‘There’s been quite a lot of success with short stories lately, and the two big prizes — the Sunday Times and the National Short Story Award — have probably helped. Also there’s the Wells Tower collection, which I don’t think anyone really expected to do as well as it did, the David Vann book, obviously, and before that the James Lasdun collection, which is fantastic.’
‘So it’s a case of timing?’ I suggest.
‘I think there was a feeling that perhaps there was something to be made out of short stories, and it was the right time. But if I’d written the collection three years ago I don’t think it would’ve got through, not without the sales figures for Wells and for David. I think they suggested that there was a market for those kinds of books — even though my book’s quite different to both of theirs.’
TSAS does exactly what it says on the tin — or rather, the box; Picador’s special boxed edition comprising ten, tight tales of pub people, small dreams, and thwarted ambition. Real life, to you and me, but when smoke gets in your eyes.
‘It’s about this idea that the most depressing thing is to have small dreams, and not have them come true. Every character in the collection has small dreams, they don’t ask for much — they just want to have a family, or they want to be included, or they want to be at peace with themselves. But they can’t, because they’ve been thwarted for whatever reason — whether by family members, or by lovers, or by circumstance. They’ve been hampered, in that way. Those are the kind of stories that I’m interested in.’
I’ve known Stuart for a while, from reading his reviews to following his tweets, to going out in Chiswick to engage in a bit of literary necromancy and, let’s face it, learn how to smoke without looking like a spiv. Still, I’ve little understanding of how TSAS came about — and just where the collection fits in his own, personal backlist.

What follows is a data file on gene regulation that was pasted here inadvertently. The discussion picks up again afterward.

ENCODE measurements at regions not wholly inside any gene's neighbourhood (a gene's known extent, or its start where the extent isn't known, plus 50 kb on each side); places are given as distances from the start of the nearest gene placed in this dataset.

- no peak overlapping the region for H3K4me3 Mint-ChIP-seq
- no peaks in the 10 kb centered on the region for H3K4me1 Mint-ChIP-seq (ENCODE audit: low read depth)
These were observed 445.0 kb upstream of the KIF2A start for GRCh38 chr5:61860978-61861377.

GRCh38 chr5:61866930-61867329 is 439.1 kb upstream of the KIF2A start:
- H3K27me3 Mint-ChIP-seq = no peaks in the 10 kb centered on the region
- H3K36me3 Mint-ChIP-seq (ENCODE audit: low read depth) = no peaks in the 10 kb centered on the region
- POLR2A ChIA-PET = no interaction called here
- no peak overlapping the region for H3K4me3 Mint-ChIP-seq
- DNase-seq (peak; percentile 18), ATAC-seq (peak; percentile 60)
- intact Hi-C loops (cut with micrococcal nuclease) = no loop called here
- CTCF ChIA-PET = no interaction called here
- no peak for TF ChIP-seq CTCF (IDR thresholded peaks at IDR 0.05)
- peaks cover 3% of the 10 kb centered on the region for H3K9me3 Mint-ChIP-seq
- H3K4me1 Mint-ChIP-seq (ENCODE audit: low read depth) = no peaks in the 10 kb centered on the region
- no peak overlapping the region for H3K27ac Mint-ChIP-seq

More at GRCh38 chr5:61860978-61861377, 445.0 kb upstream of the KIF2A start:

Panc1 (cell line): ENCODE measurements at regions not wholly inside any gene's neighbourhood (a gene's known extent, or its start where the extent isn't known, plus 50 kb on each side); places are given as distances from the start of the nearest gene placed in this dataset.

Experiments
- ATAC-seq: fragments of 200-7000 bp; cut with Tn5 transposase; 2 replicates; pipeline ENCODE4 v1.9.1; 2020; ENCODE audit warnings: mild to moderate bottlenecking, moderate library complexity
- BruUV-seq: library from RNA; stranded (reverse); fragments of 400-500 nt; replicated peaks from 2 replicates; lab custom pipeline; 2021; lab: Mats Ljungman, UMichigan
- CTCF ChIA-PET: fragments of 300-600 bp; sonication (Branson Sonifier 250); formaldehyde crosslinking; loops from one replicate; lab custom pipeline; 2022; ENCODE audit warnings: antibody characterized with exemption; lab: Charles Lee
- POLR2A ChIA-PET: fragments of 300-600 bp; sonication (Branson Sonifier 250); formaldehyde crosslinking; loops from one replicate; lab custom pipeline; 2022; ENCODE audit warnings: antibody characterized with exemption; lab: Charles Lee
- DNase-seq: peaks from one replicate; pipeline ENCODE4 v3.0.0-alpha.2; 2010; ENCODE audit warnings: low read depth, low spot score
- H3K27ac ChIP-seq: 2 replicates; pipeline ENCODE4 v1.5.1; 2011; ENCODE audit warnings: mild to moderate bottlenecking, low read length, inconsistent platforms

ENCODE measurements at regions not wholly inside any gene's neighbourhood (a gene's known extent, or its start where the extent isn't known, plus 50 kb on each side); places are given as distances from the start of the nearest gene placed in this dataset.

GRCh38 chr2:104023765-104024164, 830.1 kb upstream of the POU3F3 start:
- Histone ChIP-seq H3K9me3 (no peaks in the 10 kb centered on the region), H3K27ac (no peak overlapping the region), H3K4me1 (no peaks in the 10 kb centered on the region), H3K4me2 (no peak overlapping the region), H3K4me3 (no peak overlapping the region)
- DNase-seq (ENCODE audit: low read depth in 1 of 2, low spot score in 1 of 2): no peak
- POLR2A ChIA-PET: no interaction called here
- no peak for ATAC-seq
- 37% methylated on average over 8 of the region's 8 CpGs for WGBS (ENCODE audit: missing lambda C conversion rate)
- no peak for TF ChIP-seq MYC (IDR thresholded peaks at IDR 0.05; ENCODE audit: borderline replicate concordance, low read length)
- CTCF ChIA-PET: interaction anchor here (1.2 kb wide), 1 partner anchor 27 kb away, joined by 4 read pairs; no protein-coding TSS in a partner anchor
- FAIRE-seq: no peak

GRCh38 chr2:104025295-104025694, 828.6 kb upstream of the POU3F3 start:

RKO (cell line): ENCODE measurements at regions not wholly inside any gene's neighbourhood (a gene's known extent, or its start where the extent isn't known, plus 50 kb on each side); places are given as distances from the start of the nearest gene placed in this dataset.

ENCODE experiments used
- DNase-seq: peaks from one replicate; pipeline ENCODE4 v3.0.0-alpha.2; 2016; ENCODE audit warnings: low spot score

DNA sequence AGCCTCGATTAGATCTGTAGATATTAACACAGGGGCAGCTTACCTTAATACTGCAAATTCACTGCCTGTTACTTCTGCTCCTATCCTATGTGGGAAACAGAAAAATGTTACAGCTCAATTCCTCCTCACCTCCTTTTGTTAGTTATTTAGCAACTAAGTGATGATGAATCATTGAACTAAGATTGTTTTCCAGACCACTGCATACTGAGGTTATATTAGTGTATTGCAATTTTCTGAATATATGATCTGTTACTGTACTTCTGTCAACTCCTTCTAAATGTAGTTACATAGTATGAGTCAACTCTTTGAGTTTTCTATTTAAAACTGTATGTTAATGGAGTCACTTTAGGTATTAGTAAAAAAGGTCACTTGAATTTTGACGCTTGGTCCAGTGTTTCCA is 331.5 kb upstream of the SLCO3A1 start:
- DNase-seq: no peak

‘It was just the kind of right time — it’s just luck — but when I started writing them I didn’t expect them to sell at all. I did it as a project for my own vanity—‘
‘Really?’ I interrupt.
‘Yeah. I was just sick to death of the novel I was writing. I was really down, and very depressed about the whole thing, and genuinely thought that maybe it wasn’t going to happen. I’d written a novel before, which was just rubbish, and I was halfway through this other novel, which I’d planned meticulously, knew where it was going, but couldn’t get right. Then I went to Book Club Boutique, and that’s one of the biggest catalysts for this happening. I spoke to Salena [Godden] — who’s now a friend but I didn’t know her at the time — and said I’d really like to read something, and she was, like, “Yeah yeah definitely, you should read at the next one…”’
Book Club Boutique has been launching, and lauding, new talent for years now — in fact, Salena Godden and crew probably have more mentions in the acknowledgements of young writers than anyone else in publishing right now; the likes of Laura Dockrill, Lana Citron, Dean Atta, Sabrina Mahfouz, Nikesh Shukla, Richard Milward, Kate Tempest, Niven Govinden, all part of one big, happy BCB family.